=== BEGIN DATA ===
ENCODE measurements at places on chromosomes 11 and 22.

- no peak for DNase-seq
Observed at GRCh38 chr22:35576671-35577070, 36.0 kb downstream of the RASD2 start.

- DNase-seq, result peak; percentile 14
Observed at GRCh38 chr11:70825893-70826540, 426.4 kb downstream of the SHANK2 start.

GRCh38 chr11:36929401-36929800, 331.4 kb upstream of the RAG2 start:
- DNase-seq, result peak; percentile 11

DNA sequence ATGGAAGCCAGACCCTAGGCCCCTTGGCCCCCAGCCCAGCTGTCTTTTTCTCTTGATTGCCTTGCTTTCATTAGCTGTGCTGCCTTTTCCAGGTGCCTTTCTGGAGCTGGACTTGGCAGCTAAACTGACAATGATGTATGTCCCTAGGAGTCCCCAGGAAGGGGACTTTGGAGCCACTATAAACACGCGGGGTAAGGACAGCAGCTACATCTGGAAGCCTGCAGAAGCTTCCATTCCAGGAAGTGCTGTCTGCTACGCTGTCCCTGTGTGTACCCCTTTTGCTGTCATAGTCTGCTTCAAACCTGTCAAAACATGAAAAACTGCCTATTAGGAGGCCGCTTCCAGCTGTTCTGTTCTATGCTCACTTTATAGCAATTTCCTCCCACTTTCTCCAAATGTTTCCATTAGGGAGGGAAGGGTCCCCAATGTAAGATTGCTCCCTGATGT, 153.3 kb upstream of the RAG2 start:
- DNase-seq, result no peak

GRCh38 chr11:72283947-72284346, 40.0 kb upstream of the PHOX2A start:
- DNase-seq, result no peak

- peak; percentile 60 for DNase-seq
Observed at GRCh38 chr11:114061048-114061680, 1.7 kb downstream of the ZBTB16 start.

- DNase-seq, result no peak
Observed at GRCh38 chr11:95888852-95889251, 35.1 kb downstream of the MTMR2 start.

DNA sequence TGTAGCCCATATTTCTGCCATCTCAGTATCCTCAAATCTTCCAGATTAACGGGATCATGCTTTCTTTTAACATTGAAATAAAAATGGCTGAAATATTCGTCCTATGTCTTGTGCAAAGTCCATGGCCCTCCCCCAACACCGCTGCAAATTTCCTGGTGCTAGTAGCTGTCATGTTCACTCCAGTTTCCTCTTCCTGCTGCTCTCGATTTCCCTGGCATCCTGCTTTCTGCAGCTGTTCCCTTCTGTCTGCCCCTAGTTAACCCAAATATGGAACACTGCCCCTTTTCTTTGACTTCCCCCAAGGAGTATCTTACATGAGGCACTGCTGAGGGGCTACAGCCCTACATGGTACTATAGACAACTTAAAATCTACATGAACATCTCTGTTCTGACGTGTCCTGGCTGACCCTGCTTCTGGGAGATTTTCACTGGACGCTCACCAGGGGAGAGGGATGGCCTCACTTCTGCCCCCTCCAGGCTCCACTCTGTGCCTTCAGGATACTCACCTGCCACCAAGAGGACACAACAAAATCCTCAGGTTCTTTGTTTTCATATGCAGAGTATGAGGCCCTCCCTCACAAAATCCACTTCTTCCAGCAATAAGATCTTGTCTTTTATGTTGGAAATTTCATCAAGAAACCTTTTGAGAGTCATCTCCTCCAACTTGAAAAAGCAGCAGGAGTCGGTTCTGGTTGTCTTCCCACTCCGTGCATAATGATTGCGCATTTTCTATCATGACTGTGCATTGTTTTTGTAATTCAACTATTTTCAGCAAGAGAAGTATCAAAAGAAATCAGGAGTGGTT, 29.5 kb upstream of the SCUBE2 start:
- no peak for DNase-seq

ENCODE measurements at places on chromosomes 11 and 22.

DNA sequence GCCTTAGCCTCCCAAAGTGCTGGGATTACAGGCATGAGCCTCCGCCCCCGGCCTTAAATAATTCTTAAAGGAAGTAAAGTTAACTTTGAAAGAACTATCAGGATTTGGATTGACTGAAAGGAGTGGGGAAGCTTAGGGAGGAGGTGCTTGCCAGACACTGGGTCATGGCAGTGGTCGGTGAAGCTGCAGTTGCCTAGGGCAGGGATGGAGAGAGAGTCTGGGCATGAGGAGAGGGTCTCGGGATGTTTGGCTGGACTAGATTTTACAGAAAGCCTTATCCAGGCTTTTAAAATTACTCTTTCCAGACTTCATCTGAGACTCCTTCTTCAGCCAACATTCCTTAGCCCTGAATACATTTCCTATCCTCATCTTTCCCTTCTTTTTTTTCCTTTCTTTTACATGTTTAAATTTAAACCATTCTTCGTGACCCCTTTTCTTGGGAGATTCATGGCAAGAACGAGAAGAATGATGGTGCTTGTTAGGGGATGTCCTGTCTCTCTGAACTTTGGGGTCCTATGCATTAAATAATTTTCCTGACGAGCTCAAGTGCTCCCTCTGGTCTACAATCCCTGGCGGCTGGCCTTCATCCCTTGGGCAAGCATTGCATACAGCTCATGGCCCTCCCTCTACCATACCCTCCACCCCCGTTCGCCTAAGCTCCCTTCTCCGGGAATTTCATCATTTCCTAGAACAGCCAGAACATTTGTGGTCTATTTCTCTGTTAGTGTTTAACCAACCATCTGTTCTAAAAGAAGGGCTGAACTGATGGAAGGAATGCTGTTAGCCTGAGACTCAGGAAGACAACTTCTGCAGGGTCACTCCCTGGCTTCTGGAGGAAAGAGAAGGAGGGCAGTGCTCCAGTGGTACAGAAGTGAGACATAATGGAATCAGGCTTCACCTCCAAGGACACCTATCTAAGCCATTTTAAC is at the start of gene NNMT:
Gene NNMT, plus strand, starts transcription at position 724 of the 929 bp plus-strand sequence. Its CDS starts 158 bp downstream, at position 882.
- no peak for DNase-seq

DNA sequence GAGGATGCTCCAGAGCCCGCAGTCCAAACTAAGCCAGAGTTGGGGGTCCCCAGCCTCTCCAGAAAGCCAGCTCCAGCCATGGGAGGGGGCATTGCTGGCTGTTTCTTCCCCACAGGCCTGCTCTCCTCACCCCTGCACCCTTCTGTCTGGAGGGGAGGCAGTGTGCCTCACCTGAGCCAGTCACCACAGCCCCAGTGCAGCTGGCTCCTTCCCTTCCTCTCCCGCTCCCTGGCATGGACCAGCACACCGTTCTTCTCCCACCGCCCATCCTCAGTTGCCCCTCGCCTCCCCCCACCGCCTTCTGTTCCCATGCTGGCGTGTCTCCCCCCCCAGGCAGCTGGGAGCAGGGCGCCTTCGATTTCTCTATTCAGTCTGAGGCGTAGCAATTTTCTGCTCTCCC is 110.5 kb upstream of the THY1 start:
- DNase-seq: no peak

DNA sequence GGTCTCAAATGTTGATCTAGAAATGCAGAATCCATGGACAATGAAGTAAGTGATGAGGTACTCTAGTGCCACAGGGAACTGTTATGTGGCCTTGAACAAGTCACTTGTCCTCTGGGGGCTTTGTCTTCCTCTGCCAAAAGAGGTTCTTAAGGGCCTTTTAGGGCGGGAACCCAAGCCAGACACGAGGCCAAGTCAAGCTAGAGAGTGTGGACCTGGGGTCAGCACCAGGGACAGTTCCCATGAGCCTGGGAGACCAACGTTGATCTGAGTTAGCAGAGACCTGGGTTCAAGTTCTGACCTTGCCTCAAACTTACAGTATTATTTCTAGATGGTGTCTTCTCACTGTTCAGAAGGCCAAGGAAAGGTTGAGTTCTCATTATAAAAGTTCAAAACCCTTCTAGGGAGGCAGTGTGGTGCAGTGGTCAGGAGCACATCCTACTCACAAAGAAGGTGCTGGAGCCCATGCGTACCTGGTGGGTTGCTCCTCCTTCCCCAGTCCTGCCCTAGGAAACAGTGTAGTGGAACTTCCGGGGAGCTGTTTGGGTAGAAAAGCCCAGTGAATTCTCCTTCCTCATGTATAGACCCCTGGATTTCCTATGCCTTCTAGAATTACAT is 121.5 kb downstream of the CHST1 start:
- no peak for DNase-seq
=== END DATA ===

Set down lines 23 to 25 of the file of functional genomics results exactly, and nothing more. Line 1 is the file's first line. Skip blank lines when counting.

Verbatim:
- DNase-seq: no peak

DNA sequence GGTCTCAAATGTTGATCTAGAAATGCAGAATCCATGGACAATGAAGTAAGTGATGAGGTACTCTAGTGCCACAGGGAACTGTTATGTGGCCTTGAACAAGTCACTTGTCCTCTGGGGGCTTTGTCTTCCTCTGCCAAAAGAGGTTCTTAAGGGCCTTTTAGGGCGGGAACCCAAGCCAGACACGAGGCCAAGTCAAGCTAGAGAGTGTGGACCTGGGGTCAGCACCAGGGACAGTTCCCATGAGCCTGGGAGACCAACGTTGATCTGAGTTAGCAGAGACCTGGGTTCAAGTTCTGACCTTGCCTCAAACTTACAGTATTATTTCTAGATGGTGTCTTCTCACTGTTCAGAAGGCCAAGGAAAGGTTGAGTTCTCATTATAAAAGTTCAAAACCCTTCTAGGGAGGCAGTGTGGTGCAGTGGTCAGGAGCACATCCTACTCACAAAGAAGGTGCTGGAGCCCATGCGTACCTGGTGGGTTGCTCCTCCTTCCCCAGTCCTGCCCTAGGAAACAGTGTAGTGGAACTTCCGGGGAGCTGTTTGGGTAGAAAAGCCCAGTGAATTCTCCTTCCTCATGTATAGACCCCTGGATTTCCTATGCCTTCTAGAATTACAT is 121.5 kb downstream of the CHST1 start:
- no peak for DNase-seq